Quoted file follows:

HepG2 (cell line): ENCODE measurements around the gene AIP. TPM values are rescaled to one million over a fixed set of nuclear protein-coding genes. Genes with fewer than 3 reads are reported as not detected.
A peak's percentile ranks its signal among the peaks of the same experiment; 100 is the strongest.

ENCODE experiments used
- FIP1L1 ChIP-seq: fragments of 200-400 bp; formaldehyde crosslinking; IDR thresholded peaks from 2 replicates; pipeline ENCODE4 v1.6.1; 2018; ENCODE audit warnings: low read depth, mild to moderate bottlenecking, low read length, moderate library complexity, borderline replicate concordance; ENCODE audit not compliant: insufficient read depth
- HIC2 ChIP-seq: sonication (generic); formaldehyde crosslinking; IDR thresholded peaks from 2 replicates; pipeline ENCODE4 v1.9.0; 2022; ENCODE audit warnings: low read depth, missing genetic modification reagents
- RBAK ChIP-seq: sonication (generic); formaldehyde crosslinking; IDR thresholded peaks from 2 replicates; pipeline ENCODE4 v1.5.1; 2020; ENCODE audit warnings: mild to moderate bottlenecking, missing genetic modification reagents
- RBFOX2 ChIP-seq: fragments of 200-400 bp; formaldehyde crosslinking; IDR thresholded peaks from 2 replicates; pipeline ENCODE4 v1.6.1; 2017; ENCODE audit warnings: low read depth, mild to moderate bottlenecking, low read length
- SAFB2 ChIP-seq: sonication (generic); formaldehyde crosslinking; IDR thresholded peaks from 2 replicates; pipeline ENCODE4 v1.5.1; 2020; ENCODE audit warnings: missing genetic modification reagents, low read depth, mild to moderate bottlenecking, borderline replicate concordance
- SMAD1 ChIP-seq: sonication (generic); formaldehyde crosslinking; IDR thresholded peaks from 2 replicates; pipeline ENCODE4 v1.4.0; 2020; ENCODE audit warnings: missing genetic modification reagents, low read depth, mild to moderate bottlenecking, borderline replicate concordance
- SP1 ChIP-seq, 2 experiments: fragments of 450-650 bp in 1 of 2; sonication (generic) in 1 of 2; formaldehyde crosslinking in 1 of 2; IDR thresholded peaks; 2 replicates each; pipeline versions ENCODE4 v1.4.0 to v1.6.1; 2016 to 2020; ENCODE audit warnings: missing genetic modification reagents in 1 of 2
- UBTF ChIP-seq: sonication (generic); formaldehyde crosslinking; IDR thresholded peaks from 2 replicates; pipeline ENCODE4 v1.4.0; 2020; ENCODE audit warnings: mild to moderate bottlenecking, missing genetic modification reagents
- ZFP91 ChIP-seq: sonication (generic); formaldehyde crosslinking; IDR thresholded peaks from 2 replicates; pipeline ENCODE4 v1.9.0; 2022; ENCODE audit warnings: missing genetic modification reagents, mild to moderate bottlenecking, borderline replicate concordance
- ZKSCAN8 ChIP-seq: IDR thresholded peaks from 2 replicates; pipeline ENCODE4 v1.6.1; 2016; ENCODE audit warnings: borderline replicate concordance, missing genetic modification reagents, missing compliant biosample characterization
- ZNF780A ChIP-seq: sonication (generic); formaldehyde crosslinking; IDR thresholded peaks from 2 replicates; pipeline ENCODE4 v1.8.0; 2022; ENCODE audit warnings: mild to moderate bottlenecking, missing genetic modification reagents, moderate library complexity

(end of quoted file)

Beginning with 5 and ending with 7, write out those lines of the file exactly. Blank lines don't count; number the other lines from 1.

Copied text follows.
- HIC2 ChIP-seq: sonication (generic); formaldehyde crosslinking; IDR thresholded peaks from 2 replicates; pipeline ENCODE4 v1.9.0; 2022; ENCODE audit warnings: low read depth, missing genetic modification reagents
- RBAK ChIP-seq: sonication (generic); formaldehyde crosslinking; IDR thresholded peaks from 2 replicates; pipeline ENCODE4 v1.5.1; 2020; ENCODE audit warnings: mild to moderate bottlenecking, missing genetic modification reagents
- RBFOX2 ChIP-seq: fragments of 200-400 bp; formaldehyde crosslinking; IDR thresholded peaks from 2 replicates; pipeline ENCODE4 v1.6.1; 2017; ENCODE audit warnings: low read depth, mild to moderate bottlenecking, low read length